- Developer: Valve Corporation
- Genre: Entertainment
- Version: 2.0
|Release Date||January 2012|
|Language||English, Bulgarian, Czech, Danish, Dutch, Finnish, French, German, Greek, Hungarian, Italian, Japanese, Korean, Norwegian Bokmål, Polish|
Steam has something in common with cheese. When we say “Steam” (not meaning vaporized water), we can’t help smiling, because it’s so delicious in there. It’s a game store, easy, stuffed with various games, and so social. While developers all rush in to promote their games on Steam, both major studios and indie makers, gamers are there for buying games as well as rating them, talking on them, and even creating their own mods. It’s the marketplace gaming industry needs.
Most developers run their own sites with the online store where you can buy their games. They also collaborate with major OS developers, like Google, Apple or Microsoft. But more and more people prefer to buy games on Steam. There are reasons for that:
Steam is a social platform.
With Steam, you can have a single account for multiple games, and that makes your registrations and payments much easier.
Steam organizes your games with its own launcher.
That official Steam client is what we’re to talk about. It reviews all the way games reside on your PC.
Steam for Desktop
The launcher for desktop platforms is, in fact, a gaming center on your PC. Let’s review the Windows version, keeping in mind that OS X or Linux versions are essentially the same, and the difference is mostly about whether certain games are ported to those platforms.
After Steam download you need to register or log in. When you do it for the first time from a new device, the service emails you a special code you need to enter in the special field. Don’t be surprised to repeat it every time you use Steam on a new device or after reinstalling your OS.
Since then the app will run in your system tray, providing access to all the games you installed. Click it with any mouse button to see the context menu, or double-click to open the main window.
What you see first is a browser showing you the latest featured games. This promotion element will help you to discover new worthy titles. Game pages in Steam look the same way they do in a regular browser. In Games section, you can select the games you’re interested in by genre, or by pricing, early access, Steam Controller or VR support, or PC Café Games allowing you to play Steam-based games in cafes with a license.
It may be a surprise for some, but there’s more to Steam than just gaming. Software Hub offers picture editors, audio and video production tools, 3D modeling software, and all you might need to develop your own games. If you’re just into writing music or editing videos, Steam has plenty for you, too. Gamers on Steam review the games they try and rate it, there’s a lot to read before you buy.
Among other features, we’ll point out video store (mostly on gaming, like letsplays, documentaries, and so on) and hardware store. You can order Steam controller, Steam Link console for playing on your TV with any controller (including Xbox or Sony PS peripherals or just keyboard and mouse), or third-party VR headsets and Steam-optimized PCs.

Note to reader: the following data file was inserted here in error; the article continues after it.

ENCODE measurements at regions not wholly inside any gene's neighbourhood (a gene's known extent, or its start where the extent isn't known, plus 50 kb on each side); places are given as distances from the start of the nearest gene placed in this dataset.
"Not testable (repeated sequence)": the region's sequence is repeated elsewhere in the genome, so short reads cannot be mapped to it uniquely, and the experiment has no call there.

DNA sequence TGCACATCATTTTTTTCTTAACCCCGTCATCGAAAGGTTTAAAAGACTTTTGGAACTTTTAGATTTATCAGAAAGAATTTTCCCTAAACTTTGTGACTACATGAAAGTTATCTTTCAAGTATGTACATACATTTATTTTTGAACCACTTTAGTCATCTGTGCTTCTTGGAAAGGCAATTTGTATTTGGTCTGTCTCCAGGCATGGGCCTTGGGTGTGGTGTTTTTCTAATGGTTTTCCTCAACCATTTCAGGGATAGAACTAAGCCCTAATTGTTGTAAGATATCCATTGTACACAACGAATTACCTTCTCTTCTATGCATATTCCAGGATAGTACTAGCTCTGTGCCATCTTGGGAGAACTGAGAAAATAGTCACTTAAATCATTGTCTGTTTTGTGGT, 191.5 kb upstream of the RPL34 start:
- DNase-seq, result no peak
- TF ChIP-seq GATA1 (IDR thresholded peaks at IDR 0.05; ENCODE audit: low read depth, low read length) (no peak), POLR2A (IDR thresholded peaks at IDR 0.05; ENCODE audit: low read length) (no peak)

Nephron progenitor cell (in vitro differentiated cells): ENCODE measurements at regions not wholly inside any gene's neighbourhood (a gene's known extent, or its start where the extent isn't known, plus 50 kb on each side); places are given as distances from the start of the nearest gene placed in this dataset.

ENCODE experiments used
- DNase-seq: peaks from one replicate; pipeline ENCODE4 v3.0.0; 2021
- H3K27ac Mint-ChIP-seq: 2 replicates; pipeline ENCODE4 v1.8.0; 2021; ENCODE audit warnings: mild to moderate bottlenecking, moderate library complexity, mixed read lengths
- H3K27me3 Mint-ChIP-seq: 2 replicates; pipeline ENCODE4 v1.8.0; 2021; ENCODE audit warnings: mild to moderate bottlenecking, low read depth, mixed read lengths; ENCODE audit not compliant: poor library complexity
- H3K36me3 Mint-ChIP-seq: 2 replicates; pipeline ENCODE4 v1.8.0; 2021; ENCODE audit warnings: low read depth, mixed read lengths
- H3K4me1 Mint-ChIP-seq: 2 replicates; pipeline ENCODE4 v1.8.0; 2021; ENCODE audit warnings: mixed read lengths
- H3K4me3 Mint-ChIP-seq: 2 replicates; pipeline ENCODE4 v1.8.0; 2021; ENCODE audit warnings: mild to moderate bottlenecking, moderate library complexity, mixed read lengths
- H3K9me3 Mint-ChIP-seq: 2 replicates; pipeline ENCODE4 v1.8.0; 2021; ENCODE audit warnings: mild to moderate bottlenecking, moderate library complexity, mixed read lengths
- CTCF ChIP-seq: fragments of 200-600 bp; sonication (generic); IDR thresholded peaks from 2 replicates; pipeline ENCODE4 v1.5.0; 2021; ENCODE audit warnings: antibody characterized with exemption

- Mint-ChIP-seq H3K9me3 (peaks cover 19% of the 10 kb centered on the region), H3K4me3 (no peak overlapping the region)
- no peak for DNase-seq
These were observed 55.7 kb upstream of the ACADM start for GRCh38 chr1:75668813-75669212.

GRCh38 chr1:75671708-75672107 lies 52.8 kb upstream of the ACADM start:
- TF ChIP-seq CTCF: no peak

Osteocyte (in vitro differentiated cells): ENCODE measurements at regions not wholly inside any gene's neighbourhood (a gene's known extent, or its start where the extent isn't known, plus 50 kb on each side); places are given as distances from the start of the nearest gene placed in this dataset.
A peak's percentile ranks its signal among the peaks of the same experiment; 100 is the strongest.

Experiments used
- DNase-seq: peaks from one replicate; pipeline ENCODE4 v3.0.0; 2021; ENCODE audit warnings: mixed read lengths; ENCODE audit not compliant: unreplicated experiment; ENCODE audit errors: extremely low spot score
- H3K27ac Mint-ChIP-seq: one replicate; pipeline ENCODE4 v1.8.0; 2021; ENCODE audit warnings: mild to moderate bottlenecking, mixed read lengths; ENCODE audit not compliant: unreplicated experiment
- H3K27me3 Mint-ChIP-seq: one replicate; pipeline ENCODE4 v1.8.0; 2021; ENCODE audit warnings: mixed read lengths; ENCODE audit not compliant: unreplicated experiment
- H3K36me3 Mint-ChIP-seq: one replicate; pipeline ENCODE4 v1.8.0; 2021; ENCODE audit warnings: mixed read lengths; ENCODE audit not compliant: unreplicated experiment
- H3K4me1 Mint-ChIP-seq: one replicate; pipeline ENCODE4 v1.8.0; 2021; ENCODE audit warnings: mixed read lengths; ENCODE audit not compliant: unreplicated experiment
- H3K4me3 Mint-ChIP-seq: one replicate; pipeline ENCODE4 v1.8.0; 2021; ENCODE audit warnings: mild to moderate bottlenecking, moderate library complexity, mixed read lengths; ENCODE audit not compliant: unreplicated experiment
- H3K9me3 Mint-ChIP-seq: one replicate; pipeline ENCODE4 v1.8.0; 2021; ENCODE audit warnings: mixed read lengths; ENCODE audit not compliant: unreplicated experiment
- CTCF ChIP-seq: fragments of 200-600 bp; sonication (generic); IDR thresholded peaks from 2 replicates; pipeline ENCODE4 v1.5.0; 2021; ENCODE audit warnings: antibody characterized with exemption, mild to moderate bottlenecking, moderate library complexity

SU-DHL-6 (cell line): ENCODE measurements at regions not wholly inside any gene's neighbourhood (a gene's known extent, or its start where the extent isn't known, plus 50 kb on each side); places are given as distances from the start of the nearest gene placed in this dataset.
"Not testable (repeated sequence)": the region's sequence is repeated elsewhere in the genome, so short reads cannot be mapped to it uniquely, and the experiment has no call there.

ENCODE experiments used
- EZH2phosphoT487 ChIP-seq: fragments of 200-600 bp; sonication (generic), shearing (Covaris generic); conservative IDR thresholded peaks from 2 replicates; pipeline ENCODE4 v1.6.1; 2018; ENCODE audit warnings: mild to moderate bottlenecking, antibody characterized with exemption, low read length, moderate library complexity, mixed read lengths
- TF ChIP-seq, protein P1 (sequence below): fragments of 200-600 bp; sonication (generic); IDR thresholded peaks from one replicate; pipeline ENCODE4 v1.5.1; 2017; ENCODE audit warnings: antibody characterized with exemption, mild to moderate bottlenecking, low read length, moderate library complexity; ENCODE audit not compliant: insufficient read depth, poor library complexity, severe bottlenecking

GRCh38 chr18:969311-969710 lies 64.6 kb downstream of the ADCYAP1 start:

Running Games from Steam
Well, if you want to run a certain game you already own, you may do it directly from the tray, with a click, as all the installed games are accessible from the context menu. But there are more options if you launch the app first.
Any game you have installed has its page that shows its achievements for you to unlock, as well as the official news on it, your playing stats (like how much time you spend on it, with daily details), and also links to all the data you may need (like discussions, manuals, community guides, support page). You may write your own review right from this page.
While playing Steam-based games, you can enjoy added features, like screenshot uploading to Steam cloud, video broadcasting, and so on.
What does a mobile app do, while Steam mostly distributes games for Windows? Well, though Steam doesn’t compete with Play Market or Apple Store, its mobile app still makes sense. It doesn’t run games (it would require a full emulator). But it still has a lot for you:
Store access. If you’re away from your PC, you still can make purchases. It’s especially useful with special offers and giveaways. Buy from your phone, and then download and play on your desktop.
Library access. Though your games and apps can’t be run on your mobile, the stats are still here. You can also manage your library or write reviews.
Communication. Your friend list is still here, so you can compose messages, receive incoming ones and answer them.
Steam news. There is a special section about new games available in its catalogue, or major updates to the existing ones.
Community. From your mobile device, you can read discussions and participate, buy or sell in-game items, or watch broadcasts.
In fact, you can use your mobile Steam app while playing, not to switch from the game on the PC for any outer purposes.
So, now Steam is more than a site where games are sold. It’s an infrastructure with its store, apps for virtually any platform, gaming hardware R&D, social network, rating and reviewing, and, yes, games. The official Steam app is your door to enter this hot boiling world.
- Mobile versions don’t feature their own game stores
- Most popular games in one place
- Easy access on your PC
- Social features like game rating and discussion or FAQ sections
- Moderate pricing and a unified payment system
- Software for developers available
- Frequent giveaways and discounts
Top-3 Steam videos
- How To Steam Trade On Steam Mobile
- Steam Mobile app - Android
- How to set up Steam Guard (working 2017)
With the free Steam app for Android, you can participate in the Steam community wherever you go. Chat with your Steam friends, browse community groups and user profiles, read the latest gaming news and stay up to date on unbeatable Steam sales.